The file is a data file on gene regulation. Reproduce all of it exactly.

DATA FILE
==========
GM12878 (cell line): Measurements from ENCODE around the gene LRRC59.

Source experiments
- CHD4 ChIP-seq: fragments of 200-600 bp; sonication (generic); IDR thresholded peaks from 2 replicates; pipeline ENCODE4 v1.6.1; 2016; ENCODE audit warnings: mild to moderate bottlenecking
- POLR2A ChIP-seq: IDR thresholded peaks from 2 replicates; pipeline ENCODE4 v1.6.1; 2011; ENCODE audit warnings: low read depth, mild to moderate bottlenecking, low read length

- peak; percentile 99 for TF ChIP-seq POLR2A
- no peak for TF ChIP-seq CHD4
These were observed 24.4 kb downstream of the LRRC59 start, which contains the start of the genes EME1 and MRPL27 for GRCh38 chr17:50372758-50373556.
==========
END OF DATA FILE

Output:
GM12878 (cell line): Measurements from ENCODE around the gene LRRC59.

Source experiments
- CHD4 ChIP-seq: fragments of 200-600 bp; sonication (generic); IDR thresholded peaks from 2 replicates; pipeline ENCODE4 v1.6.1; 2016; ENCODE audit warnings: mild to moderate bottlenecking
- POLR2A ChIP-seq: IDR thresholded peaks from 2 replicates; pipeline ENCODE4 v1.6.1; 2011; ENCODE audit warnings: low read depth, mild to moderate bottlenecking, low read length

- peak; percentile 99 for TF ChIP-seq POLR2A
- no peak for TF ChIP-seq CHD4
These were observed 24.4 kb downstream of the LRRC59 start, which contains the start of the genes EME1 and MRPL27 for GRCh38 chr17:50372758-50373556.